- As powerful leaders in corporate America, Ursula Burns and Darren Walker discuss ways companies and executives can promote diversity and change.
- "The ultimate objective of the work that I am doing, and the work that Ursula is doing, is to move from tokenism to transformation," Walker said.
The lack of diversity in corporate America is not a new issue, but it is an issue that has taken on increasing importance in recent years as the nation reckoned with LGBTQ rights issues, the #MeToo movement, Black Lives Matter and calls for racial justice in the aftermath of George Floyd's murder, voting rights legislation, and Stop Asian Hate.
There remain too few women and people of color in powerful positions, and throughout the ranks of organizations at all levels.
Darren Walker, the president of the Ford Foundation, and Ursula Burns, former CEO and chair of Xerox, are among the most prominent Black executives in the U.S., and serve as directors at several high-profile companies, including Uber and PepsiCo.
They shared insights on how far the business world has come in promoting diversity — and how far it still has to go — at CNBC's Evolve Global Summit on Wednesday.
Time to move beyond tokenism
Change at the top is important.
"When you start to make those changes at the board table, in the C-suite and on the operating committee, it is remarkable how quickly you see other things change," said Walker, who serves on the board of directors for Square, PepsiCo and Ralph Lauren.
But it's not enough.
Walker said in the past he has had the experience of being the only Black director in a room filled with white directors and, in these cases, companies thought having one person of color meant they achieved diversity.
One person of color on a board of directors doesn't mean it is diverse, Walker said. It is a sign that the company is mistaking tokenism for diversity.
"The ultimate objective of the work that I am doing, and the work that Ursula is doing, is to move from tokenism to transformation," Walker said.
Leaders should think before they speak, or 'shut up'
"There has never been a harder time to be a leader in America, certainly the leader of a public company," said Walker.
In the midst of the Black Lives Matter, Stop Asian Hate and #MeToo movements, leaders across companies and corporations are being held responsible for what they say and do. And they don't always get it right.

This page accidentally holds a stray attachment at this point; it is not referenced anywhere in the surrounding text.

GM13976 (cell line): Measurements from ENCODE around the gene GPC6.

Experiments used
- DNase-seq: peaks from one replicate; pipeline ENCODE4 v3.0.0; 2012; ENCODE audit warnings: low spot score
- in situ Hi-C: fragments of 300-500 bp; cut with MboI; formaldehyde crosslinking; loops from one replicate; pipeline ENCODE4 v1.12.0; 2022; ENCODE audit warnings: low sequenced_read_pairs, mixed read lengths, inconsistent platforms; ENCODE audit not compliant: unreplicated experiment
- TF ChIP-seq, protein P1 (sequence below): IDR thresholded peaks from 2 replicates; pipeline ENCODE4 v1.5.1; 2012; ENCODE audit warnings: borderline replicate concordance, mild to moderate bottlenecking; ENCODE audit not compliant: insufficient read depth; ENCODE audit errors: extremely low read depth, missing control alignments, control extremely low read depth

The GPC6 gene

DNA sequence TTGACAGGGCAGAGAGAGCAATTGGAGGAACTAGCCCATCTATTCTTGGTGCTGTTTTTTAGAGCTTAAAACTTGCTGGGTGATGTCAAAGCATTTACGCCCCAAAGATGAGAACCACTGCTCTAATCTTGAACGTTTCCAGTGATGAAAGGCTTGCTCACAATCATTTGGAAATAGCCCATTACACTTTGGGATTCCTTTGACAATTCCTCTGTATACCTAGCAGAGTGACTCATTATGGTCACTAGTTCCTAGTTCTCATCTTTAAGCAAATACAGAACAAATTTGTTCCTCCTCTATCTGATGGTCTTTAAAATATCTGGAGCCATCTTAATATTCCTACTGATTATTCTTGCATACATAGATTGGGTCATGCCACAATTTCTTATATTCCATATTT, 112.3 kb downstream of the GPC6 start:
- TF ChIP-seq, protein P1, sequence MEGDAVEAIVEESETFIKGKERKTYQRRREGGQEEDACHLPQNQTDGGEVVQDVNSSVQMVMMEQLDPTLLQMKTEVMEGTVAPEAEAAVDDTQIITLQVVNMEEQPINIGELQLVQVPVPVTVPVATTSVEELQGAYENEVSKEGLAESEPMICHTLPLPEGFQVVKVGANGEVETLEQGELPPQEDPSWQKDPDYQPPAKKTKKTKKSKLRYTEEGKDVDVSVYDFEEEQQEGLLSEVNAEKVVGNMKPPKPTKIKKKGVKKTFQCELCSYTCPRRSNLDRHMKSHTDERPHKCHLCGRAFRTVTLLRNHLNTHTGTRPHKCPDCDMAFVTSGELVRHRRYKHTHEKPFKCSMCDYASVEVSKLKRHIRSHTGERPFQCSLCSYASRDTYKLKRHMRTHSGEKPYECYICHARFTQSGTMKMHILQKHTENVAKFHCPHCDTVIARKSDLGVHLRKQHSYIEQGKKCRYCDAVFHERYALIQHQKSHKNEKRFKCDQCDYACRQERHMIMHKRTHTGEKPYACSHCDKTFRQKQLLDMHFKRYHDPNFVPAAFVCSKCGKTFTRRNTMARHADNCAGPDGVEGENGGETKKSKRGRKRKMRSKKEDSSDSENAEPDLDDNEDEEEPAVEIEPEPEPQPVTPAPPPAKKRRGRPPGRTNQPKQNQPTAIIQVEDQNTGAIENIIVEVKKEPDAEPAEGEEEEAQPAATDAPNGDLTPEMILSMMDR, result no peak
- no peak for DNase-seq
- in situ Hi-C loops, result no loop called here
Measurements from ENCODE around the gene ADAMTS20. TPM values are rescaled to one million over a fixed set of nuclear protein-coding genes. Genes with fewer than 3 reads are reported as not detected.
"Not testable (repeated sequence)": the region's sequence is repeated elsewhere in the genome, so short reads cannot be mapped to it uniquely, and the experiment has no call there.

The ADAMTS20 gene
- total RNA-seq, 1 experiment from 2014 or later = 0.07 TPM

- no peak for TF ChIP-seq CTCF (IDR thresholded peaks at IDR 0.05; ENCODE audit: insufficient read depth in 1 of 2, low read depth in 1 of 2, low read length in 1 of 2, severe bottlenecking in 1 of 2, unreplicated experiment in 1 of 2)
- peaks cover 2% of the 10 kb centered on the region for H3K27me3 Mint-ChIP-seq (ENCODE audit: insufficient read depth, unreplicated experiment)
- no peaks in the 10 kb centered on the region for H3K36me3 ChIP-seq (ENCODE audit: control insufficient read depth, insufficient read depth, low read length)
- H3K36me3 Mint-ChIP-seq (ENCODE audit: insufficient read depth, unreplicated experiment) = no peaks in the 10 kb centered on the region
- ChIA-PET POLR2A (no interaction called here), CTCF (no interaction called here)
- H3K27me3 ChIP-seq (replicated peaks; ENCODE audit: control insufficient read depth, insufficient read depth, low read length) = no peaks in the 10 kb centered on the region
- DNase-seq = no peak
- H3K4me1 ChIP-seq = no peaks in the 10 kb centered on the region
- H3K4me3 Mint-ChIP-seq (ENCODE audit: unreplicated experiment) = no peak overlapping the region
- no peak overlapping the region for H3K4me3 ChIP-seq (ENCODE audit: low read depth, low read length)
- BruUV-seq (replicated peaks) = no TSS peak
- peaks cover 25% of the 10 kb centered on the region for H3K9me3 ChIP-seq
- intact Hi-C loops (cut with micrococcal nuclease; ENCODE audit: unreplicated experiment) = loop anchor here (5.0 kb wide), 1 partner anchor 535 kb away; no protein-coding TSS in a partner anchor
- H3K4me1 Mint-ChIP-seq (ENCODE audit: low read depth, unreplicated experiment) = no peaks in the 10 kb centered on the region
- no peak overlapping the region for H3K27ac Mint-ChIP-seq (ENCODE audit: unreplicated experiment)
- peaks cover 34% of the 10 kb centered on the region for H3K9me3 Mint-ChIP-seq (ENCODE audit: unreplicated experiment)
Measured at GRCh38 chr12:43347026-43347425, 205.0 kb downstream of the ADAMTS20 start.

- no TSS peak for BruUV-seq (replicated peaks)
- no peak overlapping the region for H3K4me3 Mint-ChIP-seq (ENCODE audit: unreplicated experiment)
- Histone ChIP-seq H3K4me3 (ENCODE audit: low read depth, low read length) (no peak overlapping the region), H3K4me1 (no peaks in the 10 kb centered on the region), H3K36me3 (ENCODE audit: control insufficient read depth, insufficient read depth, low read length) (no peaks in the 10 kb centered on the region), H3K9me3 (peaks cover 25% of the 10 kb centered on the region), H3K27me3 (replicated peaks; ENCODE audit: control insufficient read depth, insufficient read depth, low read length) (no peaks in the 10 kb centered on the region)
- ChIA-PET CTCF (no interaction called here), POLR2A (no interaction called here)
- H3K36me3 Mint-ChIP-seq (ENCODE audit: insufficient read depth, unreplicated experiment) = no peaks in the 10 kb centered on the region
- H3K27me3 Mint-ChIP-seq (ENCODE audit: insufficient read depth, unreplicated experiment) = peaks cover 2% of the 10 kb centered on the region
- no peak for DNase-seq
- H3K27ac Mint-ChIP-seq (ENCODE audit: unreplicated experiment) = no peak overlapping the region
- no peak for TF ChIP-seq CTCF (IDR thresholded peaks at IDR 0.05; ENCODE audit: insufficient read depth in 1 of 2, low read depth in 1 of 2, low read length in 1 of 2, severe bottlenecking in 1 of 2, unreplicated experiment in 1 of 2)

Snowflake CEO Frank Slootman recently suggested diversity came second to merit in the hiring process, and his comments came against the growing push for corporate America to reflect the country's demographics. He later backtracked, and said it was an issue of lack of clarity rather than lack of belief in the importance of diversity, and he apologized for his words and any offense they had caused.
Burns says CEOs and other leaders should think before they speak on these issues.
"Before you use language that is inappropriate, before you use examples that are inappropriate, think about it a little bit and if it's too far on the edge, then I would say shut up," said Burns, who serves on the board of directors for companies including Uber, Exxon Mobil and Nestle.
Leaders need diverse voices around them before they launch into conversations about topics surrounding race, gender and diversity.
"The leaders that are doing that best are leading conversations on trust, and they also have qualities of grace, compassion and empathy," says Walker.
Uncomfortable conversations need to happen
Being careful with words does not mean leaders shouldn't encourage honest conversations.
While the Covid-19 pandemic brought systemic racism to the forefront of conversations, Burns said everyone needs to be open to having conversations with people from differing perspectives.
"We are all learning how to have a conversation that is not divisive," Burns said. "The important thing is we cannot stop the conversations. We can't pretend like we know all of the answers. We have to power through things and learn."
Having uncomfortable conversations is part of the journey towards change in corporate America.
"My job, as a director in the spaces and places I am present, is to help facilitate conversations so that we have a safe space," Walker said. "Everyone needs to have a safe space, including white people, for us to actually make progress."
Understand diversity is foundational
Diversity can become an idea that leadership thinks about as being on a checklist to complete before moving on. That's wrong.
Burns said diversity is part of the foundation of a company — diversity is necessary, not optional.
"You can have a little bit less money, but you can't have a little bit less diversity or a little bit less ethics and be a successful, future-ready, longstanding company," Burns said.
Diversity, equity and inclusion don't need to be at the top of the agenda every day, but it is always foundational to the success of a company, she said.